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Newspaper Page Text
But on Saturday evenings Jen
nings would visit him at his cheap
lodging house on Fourteenth
street, and there, seated upon the
dingy bed, they would discuss old
times together. Van Tuysen's
hatred of Bland was profound,
his-pride in his invention supreme.
' It was grief, at the loss of his fac
tory that drove him deeper and
deeper into into the mire. The
old man's days seemed numbered,
and, conscious of it, and of his "im
portance, he felt a resentment
that drove him into paroxsyms of
On Sundays Old Jennings
Jwould call on Miss Mary Hewlett
and they would take a quiet stroll
in the park together. They had
been engaged for a number of
years, ITBut we can't be married
on sixty dollars a week," said Old
Jennings. And Miss Mary, who
mjght, perhaps, have risked the
experiment, would sigh a little
and be silent. At the door of her
boarding house Old Jennings
would kiss her good-bye.
"Better times will come; they
must come, my dear-," he would
say. And Miss Mary Hewlett
would re-echo the hope. Surely
his salary would be raised the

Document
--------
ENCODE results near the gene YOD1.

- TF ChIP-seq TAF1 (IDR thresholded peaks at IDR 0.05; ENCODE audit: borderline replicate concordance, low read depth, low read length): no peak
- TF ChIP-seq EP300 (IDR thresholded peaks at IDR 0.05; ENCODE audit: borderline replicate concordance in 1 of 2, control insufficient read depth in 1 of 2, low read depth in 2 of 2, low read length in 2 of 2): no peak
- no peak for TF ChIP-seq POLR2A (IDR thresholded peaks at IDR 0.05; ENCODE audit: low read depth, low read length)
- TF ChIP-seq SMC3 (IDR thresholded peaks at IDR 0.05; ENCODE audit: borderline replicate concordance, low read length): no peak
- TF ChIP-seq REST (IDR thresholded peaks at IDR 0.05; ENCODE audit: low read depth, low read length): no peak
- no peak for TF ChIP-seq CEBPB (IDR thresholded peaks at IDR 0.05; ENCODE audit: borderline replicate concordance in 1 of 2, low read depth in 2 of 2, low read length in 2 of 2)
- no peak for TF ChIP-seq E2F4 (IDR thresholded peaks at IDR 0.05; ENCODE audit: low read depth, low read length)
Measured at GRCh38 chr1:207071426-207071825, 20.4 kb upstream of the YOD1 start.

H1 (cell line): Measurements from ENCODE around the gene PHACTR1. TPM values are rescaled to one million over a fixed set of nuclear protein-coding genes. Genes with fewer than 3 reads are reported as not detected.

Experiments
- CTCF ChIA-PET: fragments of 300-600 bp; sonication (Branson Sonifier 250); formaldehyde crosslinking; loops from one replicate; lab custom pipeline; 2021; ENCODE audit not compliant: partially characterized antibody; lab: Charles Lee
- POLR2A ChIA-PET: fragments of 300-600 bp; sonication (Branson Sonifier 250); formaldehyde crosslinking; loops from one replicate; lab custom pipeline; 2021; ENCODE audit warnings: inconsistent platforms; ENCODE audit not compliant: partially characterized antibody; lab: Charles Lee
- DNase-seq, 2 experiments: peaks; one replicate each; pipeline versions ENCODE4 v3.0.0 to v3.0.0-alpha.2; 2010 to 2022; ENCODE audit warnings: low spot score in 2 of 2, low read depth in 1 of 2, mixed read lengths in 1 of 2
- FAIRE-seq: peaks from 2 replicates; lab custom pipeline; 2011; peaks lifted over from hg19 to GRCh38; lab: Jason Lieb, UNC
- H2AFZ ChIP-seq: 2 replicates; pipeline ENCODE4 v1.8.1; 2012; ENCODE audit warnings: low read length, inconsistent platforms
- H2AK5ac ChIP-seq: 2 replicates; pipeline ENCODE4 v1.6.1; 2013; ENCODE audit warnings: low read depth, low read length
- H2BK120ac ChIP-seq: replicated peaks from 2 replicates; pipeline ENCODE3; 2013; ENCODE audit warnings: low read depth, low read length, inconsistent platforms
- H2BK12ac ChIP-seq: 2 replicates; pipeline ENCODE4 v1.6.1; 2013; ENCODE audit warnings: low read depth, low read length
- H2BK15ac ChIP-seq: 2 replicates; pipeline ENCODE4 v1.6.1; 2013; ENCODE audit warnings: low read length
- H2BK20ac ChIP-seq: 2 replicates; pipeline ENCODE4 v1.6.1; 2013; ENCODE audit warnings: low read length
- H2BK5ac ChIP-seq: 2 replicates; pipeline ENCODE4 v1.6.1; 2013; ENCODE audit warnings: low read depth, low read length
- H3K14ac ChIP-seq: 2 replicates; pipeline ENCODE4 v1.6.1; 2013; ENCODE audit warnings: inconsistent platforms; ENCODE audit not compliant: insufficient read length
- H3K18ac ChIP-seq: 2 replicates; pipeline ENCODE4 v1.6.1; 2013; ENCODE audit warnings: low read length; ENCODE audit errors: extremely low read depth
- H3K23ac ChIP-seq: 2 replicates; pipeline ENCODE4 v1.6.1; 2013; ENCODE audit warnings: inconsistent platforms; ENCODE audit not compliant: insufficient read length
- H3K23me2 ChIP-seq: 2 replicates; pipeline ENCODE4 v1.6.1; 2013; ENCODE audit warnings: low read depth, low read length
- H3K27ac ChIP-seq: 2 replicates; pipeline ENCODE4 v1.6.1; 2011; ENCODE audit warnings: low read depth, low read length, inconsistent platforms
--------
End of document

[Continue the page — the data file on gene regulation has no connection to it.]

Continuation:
On the Saturday before Christ
'mas Old Jennings was nol at his
post. Everybody wondered, for
he had never been known to missy
a day during the whole period of
his service with the company.
But that evening he was at Van
'"uysen's lodgings, as usual. The
r,4 i ieuow was in a uau way. xa,e juruy ui mc mui-h uy idiuug up
.was propped up in bedajidsk-iLSSJPJSiari market.
ing fast. The doctor had given
him only a month longer to live.
"I guess I'm done for, John,"
muttered the old inventor,
stretching out a bony hand in
greeting. "And you'll be at your
old post years after I'm in the
Old Jennings laughed shortly.
"Not for me," he said. "I'm out
"What's that?" cried Van Tuy
sen, raising 'himself and staring
at the other incredulously.
"I've lost my job," said Old
Jennings prosaically enough.
"Bland sent, for me yesterday.
'Jennings,' he said, 'I guess we'll
have to let you go. Were cut
ting down expenses and can't af
ford to keep you any longer.' "
"Why," shouted V,an Tuysen,
"they've got money to burn.
They're as rich as as-" He
could not find a, suitable simile.
"Why, it's this way' said Old
Jennings philosophically. "You
know the HammerjPress has the
monopoly of the market every
where for printing designs on the
new double-roll certificate paper.
And the shares have jumped from
the originaten dollars 'to let
me see, eighty-four, isn't it? Well,
Shafer and his crowd have been
trying to get control of it.
They've got all but the barest
majority of the shares and they're
leaping up in value everyhour.
Now Bland has all his fortune
tied up in the concern, and so has
Mulchay, and it's just a question
whether they can keep their ma
jority of the stock by taking up